It’s time to be honest.

When it’s time to be honest.

So honesty is the best policy when it comes to your health. Honesty with yourself if the first step. I’ll start….

I crave sweets and salty crap food when I’m stressed out. I intentionally don’t buy it at the grocery store because I’m going to ‘be good.’ Then I make a second trip to the grocery and buy just crap food because I know that no one can see what I buy or eat in the privacy of my own home.

Living alone can be a great thing. I love that I don’t have to share the bathroom, worry about who ate my leftovers in the fridge, and I can watch whatever I want on tv. But there are some major drawbacks to living alone. And for me the biggest one is accountability. Sure it’s one thing to have accountability partners on social media, weight loss group check-ins and such but it is a different story if what you say you do doesn’t match what you really do in the privacy of your own home.

And this past week started the season for high calorie goodies, candy, lots of parties and alcohol. I hope that many of you were able to resist the temptations of leftover Halloween candy from your kiddos or from the discount prices at the convenient stores. I however was not immune to the hype and cravings.

I’m human. I have cravings. I have weaknesses. I have stress and eat emotionally. I need help.

Many of you may now be thinking, ‘how can she be a health coach and eat crap food?’ or ‘why should I listen/learn from her if she can’t fix herself?’ I hear ya and I’ve honestly thought the same thing. Why should you? Since no one was around to watch me eat the Halloween candy I didn’t have to answer to anyone but myself. I can justify my behavior when it comes to food really well. I’ve had years of practice. But I say to you that you should listen and learn from me because I’m like you. As  a health coach I don’t have super powers; I do however have knowledge and compassion.

Today I woke up ready to get some work done on my mindset. Here are some things that I have to remind myself about today and everyday:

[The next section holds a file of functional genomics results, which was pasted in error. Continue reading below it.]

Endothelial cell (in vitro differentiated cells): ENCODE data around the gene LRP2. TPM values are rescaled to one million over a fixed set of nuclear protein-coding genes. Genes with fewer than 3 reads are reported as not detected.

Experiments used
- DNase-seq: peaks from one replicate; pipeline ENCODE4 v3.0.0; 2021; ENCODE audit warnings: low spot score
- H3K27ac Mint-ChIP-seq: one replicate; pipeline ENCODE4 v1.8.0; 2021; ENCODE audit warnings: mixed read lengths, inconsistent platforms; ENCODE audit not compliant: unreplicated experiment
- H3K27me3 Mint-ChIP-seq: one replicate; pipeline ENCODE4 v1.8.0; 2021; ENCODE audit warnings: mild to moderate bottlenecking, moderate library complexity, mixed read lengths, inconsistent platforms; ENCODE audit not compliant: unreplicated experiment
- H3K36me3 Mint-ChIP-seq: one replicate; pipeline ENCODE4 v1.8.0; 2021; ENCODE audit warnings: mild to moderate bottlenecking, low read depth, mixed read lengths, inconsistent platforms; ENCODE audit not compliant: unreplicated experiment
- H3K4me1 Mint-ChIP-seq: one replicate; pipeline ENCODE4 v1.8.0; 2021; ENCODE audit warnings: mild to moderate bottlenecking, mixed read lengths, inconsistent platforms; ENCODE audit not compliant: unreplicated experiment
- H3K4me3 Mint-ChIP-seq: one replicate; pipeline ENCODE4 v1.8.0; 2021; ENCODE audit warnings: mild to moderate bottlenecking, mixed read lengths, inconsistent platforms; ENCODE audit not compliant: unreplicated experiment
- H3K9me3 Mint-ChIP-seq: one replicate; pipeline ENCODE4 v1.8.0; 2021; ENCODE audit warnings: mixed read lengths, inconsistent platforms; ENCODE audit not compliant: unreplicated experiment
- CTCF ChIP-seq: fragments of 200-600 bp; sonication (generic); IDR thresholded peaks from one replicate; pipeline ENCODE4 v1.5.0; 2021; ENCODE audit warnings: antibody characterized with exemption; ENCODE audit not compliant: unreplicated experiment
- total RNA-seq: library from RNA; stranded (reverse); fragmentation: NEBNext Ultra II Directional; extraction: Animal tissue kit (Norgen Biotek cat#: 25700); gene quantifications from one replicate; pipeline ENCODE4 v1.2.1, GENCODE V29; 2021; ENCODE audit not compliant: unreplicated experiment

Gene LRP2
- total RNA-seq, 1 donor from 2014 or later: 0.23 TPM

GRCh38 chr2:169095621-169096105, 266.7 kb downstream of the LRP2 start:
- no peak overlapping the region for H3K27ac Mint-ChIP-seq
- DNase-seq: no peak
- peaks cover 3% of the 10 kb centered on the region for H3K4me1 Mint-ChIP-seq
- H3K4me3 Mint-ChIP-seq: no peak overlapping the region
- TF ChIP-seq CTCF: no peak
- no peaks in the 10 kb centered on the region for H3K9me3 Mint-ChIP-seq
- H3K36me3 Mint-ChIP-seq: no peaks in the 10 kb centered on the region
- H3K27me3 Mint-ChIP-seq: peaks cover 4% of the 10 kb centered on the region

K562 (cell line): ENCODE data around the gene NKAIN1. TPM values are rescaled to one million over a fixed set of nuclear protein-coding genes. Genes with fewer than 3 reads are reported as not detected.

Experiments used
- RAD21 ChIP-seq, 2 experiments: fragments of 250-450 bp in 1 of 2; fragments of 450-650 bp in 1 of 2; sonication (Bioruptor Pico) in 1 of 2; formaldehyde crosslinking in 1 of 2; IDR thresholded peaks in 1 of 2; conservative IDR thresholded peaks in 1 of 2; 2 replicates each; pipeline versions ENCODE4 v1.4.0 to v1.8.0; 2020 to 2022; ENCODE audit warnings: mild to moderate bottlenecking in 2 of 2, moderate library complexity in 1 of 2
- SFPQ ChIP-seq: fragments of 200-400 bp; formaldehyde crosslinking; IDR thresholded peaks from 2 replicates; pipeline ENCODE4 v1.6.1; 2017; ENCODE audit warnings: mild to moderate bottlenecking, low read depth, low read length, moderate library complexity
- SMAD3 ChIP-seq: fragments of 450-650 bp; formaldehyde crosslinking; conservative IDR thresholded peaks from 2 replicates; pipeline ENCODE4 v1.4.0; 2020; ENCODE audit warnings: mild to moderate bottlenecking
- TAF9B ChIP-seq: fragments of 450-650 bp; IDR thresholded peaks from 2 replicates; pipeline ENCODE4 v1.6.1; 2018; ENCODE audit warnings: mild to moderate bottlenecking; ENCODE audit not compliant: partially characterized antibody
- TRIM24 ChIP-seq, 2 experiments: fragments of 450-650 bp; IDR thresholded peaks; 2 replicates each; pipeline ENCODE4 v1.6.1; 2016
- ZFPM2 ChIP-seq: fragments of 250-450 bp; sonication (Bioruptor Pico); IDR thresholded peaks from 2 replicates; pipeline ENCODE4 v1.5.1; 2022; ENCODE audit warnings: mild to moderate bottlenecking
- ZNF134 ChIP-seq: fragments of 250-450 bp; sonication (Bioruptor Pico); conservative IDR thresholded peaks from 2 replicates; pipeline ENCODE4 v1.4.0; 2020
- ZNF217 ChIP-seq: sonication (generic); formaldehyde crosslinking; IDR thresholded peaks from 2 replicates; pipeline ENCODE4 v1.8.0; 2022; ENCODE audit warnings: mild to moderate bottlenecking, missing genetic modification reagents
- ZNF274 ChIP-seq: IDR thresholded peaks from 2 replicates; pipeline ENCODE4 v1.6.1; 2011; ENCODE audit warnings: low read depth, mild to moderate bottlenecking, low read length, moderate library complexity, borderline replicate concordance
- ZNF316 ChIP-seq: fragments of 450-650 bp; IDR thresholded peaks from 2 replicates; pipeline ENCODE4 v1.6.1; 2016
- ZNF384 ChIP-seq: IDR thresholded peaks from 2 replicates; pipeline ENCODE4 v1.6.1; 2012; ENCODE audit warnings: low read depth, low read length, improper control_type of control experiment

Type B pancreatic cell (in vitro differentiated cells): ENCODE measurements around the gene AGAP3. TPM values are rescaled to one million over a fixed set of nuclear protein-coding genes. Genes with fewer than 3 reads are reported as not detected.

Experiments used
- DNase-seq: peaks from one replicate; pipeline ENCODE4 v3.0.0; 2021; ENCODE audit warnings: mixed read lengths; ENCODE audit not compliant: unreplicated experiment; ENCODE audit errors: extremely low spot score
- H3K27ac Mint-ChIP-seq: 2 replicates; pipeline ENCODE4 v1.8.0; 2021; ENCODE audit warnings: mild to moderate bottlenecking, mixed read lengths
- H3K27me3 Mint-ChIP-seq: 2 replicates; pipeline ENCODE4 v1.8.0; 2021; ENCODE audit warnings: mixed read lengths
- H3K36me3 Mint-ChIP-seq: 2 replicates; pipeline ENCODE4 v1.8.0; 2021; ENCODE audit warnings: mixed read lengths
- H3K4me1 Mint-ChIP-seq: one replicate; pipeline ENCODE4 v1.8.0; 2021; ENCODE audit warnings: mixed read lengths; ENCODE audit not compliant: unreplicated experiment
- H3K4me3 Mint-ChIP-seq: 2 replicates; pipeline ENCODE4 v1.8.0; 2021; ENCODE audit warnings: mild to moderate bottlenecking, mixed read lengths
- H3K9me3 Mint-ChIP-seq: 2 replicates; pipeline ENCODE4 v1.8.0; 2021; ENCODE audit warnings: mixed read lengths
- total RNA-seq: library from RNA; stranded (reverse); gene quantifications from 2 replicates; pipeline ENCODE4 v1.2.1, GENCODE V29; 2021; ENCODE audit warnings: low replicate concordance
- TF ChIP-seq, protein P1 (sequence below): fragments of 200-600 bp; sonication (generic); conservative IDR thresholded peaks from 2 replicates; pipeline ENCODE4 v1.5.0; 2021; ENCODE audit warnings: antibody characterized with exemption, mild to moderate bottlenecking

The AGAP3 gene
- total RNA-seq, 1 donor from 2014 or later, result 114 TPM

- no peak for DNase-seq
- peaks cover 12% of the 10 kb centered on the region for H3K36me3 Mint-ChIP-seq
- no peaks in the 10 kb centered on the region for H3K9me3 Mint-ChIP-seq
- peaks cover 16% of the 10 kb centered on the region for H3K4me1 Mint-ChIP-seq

·      It’s ok if you mess up. It’s a learning moment. When we beat ourselves up for the fall (or purposeful swan dive) off the wagon of healthfulness it’s a defeating process. A single moment or decision doesn’t define our whole lives. We need to recognize that it happened, jot down some notes about why it happened (i.e. what were we feeling or thinking at the time) and generate a plan to move forward.

·      Identify triggers for relapse. I know that sounds like a substance abuse counseling theme and it is. Because it works. And it takes hard work. Figuring out what situations or feelings trigger our lapse in being healthy can be the ticket to overcoming those triggers. I’ve overcome a few and have since recognized some others. Always a work in progress.

·      Find support. I know! I just said that accountability is only good for so much. I didn’t say that it wasn’t good. So with that in mind find some likeminded individuals and share with them your goals and intentions. The more you share about it and talk about it the more likely you are to keep it in the forefront of your mind. It’s like talking about your new crush all the time, you focus on it and put energy into it.

·      Admit when you mess up. I know this is hard for me. I like to present that I’ve got my sh!t together even when I don’t. Sometimes that can be helpful; but most recently that’s been damaging to my overall wellness. If we fail to recognize or admit when we mess up then we won’t be willing to learn from it. If we don’t learn from it, we will repeat it. If we repeat it, the behaviors get more ingrained in us and become habits. See the cycle?

There is a solution and I can help. We can move through this learning process together. If you are ready to be honest with yourself and look under the hood of your mindset, then let’s chat.

 

Sarah BoettnerComment